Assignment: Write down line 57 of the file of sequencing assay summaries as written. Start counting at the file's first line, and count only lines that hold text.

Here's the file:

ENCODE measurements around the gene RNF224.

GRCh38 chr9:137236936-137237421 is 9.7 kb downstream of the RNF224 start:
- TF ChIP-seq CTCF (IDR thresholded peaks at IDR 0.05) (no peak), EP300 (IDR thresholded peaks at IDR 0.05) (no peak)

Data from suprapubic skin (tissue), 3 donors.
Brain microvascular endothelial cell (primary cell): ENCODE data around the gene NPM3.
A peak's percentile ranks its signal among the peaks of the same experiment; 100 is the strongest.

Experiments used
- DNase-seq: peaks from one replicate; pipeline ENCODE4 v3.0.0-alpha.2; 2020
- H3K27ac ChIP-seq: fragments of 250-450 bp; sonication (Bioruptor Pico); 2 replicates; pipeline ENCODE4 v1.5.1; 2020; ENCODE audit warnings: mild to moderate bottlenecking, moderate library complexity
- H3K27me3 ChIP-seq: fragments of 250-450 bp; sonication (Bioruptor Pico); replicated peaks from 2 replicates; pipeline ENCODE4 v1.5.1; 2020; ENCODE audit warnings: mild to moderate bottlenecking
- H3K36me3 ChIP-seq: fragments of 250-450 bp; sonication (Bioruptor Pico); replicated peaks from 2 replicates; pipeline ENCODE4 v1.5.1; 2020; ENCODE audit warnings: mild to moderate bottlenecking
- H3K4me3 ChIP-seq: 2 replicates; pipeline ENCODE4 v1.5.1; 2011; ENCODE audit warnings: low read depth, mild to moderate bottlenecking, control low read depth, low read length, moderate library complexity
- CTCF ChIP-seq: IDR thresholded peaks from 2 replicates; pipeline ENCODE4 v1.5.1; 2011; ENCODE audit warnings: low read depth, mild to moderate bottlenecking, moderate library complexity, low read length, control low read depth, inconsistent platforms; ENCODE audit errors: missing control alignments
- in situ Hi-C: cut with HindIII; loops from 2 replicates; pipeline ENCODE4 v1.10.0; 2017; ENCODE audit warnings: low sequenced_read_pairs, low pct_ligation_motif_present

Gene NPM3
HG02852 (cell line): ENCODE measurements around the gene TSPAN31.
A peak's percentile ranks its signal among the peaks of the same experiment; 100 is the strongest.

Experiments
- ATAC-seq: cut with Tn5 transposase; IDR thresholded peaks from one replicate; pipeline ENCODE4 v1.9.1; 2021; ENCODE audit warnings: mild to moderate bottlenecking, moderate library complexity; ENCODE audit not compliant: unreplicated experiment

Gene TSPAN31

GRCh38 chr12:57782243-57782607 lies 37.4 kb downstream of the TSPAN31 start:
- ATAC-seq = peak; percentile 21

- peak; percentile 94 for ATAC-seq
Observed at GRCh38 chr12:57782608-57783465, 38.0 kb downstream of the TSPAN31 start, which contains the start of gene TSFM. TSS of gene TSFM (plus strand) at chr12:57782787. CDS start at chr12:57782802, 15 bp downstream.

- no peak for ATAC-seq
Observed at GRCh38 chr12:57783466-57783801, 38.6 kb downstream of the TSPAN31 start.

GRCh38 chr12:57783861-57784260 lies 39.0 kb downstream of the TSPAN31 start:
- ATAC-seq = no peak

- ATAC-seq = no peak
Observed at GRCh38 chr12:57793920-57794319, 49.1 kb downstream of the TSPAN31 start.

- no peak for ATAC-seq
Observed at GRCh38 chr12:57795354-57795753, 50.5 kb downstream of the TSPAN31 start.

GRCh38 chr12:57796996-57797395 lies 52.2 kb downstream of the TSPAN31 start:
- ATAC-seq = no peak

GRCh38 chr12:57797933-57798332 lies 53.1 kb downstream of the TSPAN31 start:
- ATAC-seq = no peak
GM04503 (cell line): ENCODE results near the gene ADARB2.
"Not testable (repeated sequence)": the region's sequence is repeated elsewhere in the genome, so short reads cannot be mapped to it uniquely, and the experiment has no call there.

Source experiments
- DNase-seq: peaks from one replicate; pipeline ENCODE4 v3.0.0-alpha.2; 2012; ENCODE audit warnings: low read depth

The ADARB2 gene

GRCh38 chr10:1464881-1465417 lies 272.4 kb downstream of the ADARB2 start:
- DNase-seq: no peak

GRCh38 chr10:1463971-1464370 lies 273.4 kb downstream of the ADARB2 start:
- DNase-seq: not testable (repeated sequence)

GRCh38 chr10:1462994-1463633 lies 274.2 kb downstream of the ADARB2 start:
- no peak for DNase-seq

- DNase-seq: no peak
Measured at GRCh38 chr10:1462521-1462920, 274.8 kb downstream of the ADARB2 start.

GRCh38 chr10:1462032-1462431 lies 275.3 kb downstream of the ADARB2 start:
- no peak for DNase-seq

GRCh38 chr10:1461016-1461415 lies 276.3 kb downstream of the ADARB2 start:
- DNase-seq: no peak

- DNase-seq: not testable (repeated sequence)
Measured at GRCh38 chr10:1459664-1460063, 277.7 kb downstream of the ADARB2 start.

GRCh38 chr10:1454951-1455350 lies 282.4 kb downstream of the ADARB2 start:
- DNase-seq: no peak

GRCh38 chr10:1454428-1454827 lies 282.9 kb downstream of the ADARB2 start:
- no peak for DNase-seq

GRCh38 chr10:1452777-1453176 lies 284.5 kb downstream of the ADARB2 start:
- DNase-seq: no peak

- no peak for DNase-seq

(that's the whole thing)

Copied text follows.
- DNase-seq: no peak